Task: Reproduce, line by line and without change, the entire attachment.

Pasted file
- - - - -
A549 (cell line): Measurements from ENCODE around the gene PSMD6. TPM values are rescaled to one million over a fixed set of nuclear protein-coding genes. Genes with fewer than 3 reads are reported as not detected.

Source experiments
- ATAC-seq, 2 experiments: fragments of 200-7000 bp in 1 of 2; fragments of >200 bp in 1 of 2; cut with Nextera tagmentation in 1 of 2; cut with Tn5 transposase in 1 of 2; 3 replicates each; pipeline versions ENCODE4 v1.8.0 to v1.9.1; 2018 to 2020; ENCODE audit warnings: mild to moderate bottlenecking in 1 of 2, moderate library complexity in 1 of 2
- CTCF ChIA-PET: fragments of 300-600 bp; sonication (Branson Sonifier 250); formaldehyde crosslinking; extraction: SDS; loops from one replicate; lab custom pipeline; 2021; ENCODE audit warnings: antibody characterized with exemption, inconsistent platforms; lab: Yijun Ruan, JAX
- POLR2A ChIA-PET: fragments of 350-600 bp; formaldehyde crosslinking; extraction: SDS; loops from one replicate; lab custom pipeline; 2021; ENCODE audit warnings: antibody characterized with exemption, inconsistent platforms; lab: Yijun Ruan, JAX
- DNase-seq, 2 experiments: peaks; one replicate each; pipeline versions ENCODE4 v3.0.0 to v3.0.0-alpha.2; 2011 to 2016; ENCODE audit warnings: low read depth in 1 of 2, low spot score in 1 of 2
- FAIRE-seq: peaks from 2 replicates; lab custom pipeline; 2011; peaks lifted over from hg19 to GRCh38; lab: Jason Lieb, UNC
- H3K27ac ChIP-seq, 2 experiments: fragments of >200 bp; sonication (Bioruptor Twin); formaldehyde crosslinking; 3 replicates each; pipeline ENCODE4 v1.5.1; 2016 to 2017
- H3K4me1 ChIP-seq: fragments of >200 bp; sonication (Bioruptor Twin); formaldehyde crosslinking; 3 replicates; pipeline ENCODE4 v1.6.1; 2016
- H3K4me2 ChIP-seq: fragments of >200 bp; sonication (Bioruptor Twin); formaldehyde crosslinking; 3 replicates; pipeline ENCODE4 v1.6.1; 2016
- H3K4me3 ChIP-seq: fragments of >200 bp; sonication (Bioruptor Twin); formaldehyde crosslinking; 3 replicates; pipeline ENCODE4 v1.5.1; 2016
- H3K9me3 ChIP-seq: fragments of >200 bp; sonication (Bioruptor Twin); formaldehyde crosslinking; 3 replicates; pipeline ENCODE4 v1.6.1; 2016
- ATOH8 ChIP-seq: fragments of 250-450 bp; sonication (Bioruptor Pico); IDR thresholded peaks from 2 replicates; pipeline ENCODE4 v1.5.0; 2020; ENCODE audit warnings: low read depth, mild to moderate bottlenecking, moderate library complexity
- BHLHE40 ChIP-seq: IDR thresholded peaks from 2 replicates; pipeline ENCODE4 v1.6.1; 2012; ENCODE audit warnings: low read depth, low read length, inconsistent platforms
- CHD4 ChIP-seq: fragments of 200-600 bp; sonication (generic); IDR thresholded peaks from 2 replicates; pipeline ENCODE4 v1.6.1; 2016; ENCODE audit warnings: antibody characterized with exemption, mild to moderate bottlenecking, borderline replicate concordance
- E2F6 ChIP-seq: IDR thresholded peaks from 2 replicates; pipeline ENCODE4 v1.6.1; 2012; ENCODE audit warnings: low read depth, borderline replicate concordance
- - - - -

A549 (cell line): Measurements from ENCODE around the gene PSMD6. TPM values are rescaled to one million over a fixed set of nuclear protein-coding genes. Genes with fewer than 3 reads are reported as not detected.

Source experiments
- ATAC-seq, 2 experiments: fragments of 200-7000 bp in 1 of 2; fragments of >200 bp in 1 of 2; cut with Nextera tagmentation in 1 of 2; cut with Tn5 transposase in 1 of 2; 3 replicates each; pipeline versions ENCODE4 v1.8.0 to v1.9.1; 2018 to 2020; ENCODE audit warnings: mild to moderate bottlenecking in 1 of 2, moderate library complexity in 1 of 2
- CTCF ChIA-PET: fragments of 300-600 bp; sonication (Branson Sonifier 250); formaldehyde crosslinking; extraction: SDS; loops from one replicate; lab custom pipeline; 2021; ENCODE audit warnings: antibody characterized with exemption, inconsistent platforms; lab: Yijun Ruan, JAX
- POLR2A ChIA-PET: fragments of 350-600 bp; formaldehyde crosslinking; extraction: SDS; loops from one replicate; lab custom pipeline; 2021; ENCODE audit warnings: antibody characterized with exemption, inconsistent platforms; lab: Yijun Ruan, JAX
- DNase-seq, 2 experiments: peaks; one replicate each; pipeline versions ENCODE4 v3.0.0 to v3.0.0-alpha.2; 2011 to 2016; ENCODE audit warnings: low read depth in 1 of 2, low spot score in 1 of 2
- FAIRE-seq: peaks from 2 replicates; lab custom pipeline; 2011; peaks lifted over from hg19 to GRCh38; lab: Jason Lieb, UNC
- H3K27ac ChIP-seq, 2 experiments: fragments of >200 bp; sonication (Bioruptor Twin); formaldehyde crosslinking; 3 replicates each; pipeline ENCODE4 v1.5.1; 2016 to 2017
- H3K4me1 ChIP-seq: fragments of >200 bp; sonication (Bioruptor Twin); formaldehyde crosslinking; 3 replicates; pipeline ENCODE4 v1.6.1; 2016
- H3K4me2 ChIP-seq: fragments of >200 bp; sonication (Bioruptor Twin); formaldehyde crosslinking; 3 replicates; pipeline ENCODE4 v1.6.1; 2016
- H3K4me3 ChIP-seq: fragments of >200 bp; sonication (Bioruptor Twin); formaldehyde crosslinking; 3 replicates; pipeline ENCODE4 v1.5.1; 2016
- H3K9me3 ChIP-seq: fragments of >200 bp; sonication (Bioruptor Twin); formaldehyde crosslinking; 3 replicates; pipeline ENCODE4 v1.6.1; 2016
- ATOH8 ChIP-seq: fragments of 250-450 bp; sonication (Bioruptor Pico); IDR thresholded peaks from 2 replicates; pipeline ENCODE4 v1.5.0; 2020; ENCODE audit warnings: low read depth, mild to moderate bottlenecking, moderate library complexity
- BHLHE40 ChIP-seq: IDR thresholded peaks from 2 replicates; pipeline ENCODE4 v1.6.1; 2012; ENCODE audit warnings: low read depth, low read length, inconsistent platforms
- CHD4 ChIP-seq: fragments of 200-600 bp; sonication (generic); IDR thresholded peaks from 2 replicates; pipeline ENCODE4 v1.6.1; 2016; ENCODE audit warnings: antibody characterized with exemption, mild to moderate bottlenecking, borderline replicate concordance
- E2F6 ChIP-seq: IDR thresholded peaks from 2 replicates; pipeline ENCODE4 v1.6.1; 2012; ENCODE audit warnings: low read depth, borderline replicate concordance